Article Archive for November 2009
What would you suggest companies do to quantify how Twitter is benefiting / hurting them? (from my Radar Post – Peter P)
(OK – so a big caveat here — The quality of my counsel depends …
I would give you this piece of advice for how to keep up with new technology – don’t try. Use the technology to subscribe to people that you trust – and follow their lead.
Just because “the audience now has a voice” doesn’t mean it should be exercised without interruption.
The Social Web is a Culture of Invitation. It has its own norms just like any other social group, be it a workplace, a chess club or a church. You earn your way to invitation through being present and slowly building trust.
2009 was the year that everything received a “social” prefix; social media, social web, social business and so on. I wanted to ask John Hagel – co-chair of Deloitte’s Center for the Edge – for his take on the significance of the term and its importance for business.
John starts with a great quote, “in many respects we are going back to the future:” the Internet began as a social tool with early bulletin boards that connected small groups with shared interests (mainly academic researchers). Then the Worldwide Web came along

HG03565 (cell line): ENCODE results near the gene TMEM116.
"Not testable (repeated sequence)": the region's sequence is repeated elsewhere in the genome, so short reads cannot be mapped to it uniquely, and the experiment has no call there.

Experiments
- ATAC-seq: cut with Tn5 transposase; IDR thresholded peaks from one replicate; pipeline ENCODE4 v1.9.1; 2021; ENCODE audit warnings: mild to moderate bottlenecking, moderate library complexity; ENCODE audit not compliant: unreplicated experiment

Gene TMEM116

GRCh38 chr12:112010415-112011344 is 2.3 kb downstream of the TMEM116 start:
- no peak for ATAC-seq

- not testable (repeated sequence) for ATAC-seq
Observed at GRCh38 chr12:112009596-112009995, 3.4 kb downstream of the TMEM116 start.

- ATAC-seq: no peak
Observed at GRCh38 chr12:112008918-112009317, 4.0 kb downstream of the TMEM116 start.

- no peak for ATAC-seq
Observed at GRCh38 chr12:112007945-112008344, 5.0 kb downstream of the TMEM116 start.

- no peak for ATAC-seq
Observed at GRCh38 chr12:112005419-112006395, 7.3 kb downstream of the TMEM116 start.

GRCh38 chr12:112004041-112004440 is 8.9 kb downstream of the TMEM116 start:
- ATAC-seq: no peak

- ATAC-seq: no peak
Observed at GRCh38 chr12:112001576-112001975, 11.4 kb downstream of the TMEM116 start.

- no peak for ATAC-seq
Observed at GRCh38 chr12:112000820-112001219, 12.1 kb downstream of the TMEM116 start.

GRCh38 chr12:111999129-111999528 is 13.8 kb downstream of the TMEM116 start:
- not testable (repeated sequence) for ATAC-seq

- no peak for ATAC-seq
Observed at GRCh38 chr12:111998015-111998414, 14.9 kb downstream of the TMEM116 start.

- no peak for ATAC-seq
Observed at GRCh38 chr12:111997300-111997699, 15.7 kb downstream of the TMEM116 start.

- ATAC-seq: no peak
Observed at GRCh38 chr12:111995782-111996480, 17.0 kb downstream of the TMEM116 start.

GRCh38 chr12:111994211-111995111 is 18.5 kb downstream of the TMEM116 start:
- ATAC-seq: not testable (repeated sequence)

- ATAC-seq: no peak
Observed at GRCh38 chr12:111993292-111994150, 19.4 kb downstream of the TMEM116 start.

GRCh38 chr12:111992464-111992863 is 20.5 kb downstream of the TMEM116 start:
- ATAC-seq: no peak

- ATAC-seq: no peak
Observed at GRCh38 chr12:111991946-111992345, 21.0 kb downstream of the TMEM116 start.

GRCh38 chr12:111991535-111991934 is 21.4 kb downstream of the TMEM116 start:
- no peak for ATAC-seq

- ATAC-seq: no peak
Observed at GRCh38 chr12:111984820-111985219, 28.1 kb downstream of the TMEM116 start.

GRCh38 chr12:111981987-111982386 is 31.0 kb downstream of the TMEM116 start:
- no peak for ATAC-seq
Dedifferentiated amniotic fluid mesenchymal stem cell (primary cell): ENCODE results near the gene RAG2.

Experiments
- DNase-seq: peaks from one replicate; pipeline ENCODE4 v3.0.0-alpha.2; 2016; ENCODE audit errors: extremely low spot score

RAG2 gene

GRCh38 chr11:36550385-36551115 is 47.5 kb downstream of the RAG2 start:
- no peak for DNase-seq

How long before we can scan any object and know more about its ingredients than the misleading label? How long before every in-store customer seamlessly moves online to the vast Internet marketplace to find the rock-bottom price and bargain with you?
Social technologies are cloaked in a rhetoric of liberation that tend to obscure the fact that never before have we handed so much personal information over in exchange for so little in return.
Employers have always expected certain individuals to bring their own personal “brand” to work – A newspaper columnist brings readers, a salesperson brings a rolodex, an executive brings credibility and a network of trusted talent and so on.